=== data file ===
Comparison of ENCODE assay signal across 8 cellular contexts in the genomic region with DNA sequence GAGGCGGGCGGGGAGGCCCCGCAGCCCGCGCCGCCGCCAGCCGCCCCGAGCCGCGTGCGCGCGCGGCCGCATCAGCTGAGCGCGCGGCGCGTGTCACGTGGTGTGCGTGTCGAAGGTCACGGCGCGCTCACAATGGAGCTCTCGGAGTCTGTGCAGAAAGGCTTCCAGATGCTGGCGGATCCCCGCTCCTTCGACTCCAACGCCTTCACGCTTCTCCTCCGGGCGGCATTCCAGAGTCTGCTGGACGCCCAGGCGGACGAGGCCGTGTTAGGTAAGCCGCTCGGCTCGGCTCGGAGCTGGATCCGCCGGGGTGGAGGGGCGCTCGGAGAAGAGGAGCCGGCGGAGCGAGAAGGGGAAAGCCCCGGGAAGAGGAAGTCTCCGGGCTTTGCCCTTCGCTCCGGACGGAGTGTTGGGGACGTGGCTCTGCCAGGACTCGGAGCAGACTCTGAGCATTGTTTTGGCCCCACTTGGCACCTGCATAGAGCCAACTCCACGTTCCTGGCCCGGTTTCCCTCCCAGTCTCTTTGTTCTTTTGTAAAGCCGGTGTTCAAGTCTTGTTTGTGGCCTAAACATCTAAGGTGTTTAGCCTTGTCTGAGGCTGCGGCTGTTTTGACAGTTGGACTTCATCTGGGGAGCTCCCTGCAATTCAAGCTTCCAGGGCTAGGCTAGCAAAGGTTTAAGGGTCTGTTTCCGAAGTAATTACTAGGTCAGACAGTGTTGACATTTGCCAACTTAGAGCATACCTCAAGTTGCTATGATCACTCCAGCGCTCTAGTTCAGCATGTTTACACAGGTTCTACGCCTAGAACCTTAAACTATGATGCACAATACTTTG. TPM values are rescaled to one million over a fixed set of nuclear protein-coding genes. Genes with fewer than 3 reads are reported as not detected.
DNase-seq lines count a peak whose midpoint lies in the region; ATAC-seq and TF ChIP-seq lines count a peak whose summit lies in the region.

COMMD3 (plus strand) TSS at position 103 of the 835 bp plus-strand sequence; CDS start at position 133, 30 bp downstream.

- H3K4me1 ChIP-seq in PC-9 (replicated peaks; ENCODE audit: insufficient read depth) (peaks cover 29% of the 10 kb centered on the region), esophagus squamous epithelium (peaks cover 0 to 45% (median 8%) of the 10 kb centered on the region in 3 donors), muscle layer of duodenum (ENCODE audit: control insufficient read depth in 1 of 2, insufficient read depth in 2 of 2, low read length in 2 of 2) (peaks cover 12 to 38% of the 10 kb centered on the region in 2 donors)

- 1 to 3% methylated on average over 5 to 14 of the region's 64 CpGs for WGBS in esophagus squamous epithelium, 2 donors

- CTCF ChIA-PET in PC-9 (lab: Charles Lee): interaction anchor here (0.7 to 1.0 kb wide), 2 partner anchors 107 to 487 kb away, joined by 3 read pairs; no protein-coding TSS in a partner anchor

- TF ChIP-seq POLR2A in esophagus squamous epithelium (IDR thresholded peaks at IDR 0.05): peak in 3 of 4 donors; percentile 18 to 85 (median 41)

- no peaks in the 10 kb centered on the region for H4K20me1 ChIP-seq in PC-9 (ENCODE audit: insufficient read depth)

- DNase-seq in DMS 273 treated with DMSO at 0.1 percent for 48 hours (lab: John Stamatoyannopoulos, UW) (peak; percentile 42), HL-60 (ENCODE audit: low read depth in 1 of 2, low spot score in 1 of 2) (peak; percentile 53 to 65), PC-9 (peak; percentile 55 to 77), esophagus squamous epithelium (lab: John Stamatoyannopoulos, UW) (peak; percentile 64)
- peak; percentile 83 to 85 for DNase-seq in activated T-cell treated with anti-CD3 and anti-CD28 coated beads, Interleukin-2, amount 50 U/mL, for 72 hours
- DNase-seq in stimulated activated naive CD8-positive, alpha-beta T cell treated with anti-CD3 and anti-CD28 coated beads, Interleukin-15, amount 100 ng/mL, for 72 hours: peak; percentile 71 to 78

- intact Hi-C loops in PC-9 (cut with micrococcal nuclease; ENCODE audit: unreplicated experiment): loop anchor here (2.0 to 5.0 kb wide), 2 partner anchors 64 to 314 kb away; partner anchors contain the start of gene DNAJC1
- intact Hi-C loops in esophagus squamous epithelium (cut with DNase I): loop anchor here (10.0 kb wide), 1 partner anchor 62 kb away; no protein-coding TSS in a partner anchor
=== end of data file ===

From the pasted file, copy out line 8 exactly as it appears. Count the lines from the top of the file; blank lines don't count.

- no peaks in the 10 kb centered on the region for H4K20me1 ChIP-seq in PC-9 (ENCODE audit: insufficient read depth)